First, learn as much as you can about the existing unions that may be appropriate for your workforce. Not all unions are created equally; some have reputations for being fair-minded, principled and willing to be flexible in their approach. This could be very important for the commercial cannabis industry, which is so new to the state. Also, we would not be surprised to see one or more new unions emerge over the next few years as the cannabis industry develops and more and more companies exceed the twenty-employee threshold at the state level.
Second, be very thoughtful about what you agree to put into a labor peace agreement to satisfy requirements under California’s cannabis laws. For example, these sorts of agreements are often mistakenly referred to as “neutrality agreements” because labor law practitioners will remember that the AFL-CIO coined the term “labor peace agreements” years ago in connection with labor neutrality agreements in the construction industry. However, neutrality agreements typically contain a commitment from the property owner to remain “neutral” through a union organizing campaign by the construction workers. In contrast, California’s cannabis laws do not appear to require “neutrality.” Rather, a labor peace agreement, as defined under California’s cannabis laws, must contain just the following elements, at a minimum:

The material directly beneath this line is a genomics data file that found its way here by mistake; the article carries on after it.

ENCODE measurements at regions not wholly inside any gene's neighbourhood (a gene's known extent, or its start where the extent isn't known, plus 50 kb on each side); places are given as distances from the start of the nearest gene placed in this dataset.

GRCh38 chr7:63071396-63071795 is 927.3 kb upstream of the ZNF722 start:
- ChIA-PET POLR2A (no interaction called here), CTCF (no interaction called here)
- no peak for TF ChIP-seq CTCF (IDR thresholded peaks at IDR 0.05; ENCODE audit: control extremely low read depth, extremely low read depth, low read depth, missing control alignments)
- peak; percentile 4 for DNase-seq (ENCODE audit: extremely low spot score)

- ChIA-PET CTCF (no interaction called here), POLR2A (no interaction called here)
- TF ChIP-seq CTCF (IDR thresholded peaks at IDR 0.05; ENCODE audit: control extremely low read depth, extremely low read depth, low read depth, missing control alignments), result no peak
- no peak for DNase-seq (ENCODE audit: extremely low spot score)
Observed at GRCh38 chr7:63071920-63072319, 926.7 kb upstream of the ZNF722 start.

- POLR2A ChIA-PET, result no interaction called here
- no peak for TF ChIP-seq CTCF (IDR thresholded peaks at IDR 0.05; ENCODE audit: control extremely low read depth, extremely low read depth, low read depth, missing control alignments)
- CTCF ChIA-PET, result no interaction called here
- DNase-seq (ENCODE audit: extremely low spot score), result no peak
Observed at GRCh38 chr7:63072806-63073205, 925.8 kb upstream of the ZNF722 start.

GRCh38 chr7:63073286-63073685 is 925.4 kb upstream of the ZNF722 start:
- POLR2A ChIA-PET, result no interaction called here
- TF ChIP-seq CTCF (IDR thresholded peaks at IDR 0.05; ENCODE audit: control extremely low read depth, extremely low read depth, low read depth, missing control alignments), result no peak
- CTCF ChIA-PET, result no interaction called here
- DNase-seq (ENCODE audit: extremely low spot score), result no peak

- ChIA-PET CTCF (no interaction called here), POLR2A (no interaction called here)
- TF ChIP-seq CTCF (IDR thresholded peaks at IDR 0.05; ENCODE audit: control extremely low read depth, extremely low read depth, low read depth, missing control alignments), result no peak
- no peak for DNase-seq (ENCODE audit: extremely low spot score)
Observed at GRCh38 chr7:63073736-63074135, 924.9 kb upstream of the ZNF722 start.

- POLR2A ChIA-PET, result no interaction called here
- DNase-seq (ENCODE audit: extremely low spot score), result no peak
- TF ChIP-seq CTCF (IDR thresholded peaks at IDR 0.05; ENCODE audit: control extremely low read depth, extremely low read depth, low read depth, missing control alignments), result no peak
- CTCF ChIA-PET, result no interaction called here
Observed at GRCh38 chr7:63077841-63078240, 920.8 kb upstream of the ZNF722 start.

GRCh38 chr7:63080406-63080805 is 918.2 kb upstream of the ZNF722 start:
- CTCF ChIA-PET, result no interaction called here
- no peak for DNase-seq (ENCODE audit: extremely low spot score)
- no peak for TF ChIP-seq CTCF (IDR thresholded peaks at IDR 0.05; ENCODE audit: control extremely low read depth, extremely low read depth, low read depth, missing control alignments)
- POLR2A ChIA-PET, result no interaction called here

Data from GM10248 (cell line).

(i) a commitment by the union and its members not to engage in picketing, work stoppages, boycotts, and any other economic interference with the employer’s business;
(ii) a commitment by the employer not to “disrupt” efforts by the union to “communicate with, and attempt to organize and represent,” the employer’s employees; and
(iii) a commitment by the employer to give the union “access at reasonable times to areas in which the employees work, for the purpose of meeting with employees to discuss their right to representation, employment rights under state law, and terms and conditions of employment.”
Cal. Lab. & Prof Code § 26001(x)(2017). Terms like “disrupt” and “access at reasonable times” are vague and will likely result in disagreements down the road. For this, we encourage cannabis companies to seek expert legal advice whenever negotiating any written agreements or resolving disputes with a union.
Image Source: My 420 Tours [CC BY-SA 4.0], from Wikimedia Commons.